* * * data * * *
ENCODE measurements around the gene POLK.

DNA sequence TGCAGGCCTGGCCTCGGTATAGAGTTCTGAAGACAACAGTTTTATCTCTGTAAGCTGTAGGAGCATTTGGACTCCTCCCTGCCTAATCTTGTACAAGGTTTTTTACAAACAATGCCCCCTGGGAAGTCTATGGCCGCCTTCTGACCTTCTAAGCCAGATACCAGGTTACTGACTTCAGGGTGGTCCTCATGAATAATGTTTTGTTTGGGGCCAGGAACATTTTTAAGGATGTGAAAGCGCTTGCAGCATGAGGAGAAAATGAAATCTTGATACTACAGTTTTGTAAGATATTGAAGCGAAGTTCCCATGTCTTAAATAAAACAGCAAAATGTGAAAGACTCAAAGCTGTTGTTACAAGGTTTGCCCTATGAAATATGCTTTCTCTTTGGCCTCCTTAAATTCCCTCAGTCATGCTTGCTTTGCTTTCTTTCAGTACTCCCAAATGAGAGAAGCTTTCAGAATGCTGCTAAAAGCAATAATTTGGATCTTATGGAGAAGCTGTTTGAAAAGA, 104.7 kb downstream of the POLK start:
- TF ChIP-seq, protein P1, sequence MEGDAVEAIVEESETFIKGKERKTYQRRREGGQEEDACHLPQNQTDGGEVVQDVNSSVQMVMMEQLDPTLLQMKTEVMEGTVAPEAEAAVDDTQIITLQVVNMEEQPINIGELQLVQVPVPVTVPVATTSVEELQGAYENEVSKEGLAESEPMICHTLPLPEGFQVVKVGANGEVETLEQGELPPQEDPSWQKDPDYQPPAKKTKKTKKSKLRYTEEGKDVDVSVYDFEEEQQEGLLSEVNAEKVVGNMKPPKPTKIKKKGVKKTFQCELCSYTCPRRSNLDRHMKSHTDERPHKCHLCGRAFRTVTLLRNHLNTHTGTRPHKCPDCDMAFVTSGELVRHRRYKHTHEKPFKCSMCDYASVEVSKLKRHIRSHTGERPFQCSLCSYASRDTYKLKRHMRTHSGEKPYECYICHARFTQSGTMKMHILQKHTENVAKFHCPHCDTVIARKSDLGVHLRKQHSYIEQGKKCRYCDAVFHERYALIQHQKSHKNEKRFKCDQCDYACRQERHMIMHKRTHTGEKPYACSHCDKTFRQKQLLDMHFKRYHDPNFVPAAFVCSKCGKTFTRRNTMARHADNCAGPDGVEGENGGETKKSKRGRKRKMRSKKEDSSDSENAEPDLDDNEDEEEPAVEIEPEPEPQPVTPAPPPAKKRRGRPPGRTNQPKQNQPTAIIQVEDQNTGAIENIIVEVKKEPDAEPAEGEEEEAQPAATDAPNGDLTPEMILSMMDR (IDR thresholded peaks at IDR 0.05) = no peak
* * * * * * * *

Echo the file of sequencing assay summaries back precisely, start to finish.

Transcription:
ENCODE measurements around the gene POLK.

DNA sequence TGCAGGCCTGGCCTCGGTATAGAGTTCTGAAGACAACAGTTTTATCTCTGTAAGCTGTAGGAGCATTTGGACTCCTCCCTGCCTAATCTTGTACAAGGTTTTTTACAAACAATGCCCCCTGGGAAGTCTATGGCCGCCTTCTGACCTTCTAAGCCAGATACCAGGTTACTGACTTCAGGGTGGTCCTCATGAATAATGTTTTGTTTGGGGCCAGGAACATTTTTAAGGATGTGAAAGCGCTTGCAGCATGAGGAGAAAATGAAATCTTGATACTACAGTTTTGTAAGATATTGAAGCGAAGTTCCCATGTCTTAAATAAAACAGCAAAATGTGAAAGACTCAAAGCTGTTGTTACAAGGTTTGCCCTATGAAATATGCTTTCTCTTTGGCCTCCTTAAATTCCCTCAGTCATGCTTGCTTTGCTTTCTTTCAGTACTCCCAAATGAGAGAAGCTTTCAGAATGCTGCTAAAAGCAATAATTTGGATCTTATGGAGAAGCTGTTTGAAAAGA, 104.7 kb downstream of the POLK start:
- TF ChIP-seq, protein P1, sequence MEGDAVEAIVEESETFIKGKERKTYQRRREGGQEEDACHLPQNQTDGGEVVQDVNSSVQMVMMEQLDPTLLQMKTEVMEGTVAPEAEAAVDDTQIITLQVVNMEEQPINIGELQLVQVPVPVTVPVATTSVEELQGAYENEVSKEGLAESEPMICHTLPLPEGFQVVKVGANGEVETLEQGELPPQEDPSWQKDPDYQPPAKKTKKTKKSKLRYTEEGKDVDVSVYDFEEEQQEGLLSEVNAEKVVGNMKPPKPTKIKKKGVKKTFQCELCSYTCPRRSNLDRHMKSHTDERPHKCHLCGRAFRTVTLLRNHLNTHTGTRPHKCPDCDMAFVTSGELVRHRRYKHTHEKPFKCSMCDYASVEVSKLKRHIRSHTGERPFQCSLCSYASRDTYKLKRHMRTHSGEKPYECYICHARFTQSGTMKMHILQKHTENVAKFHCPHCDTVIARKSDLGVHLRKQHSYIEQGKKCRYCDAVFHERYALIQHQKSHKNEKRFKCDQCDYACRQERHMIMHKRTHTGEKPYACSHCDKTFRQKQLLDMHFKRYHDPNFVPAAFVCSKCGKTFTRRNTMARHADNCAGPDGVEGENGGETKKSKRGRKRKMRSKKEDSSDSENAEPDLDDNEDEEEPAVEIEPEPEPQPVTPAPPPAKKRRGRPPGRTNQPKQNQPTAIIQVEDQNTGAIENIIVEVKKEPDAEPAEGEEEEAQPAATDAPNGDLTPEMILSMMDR (IDR thresholded peaks at IDR 0.05) = no peak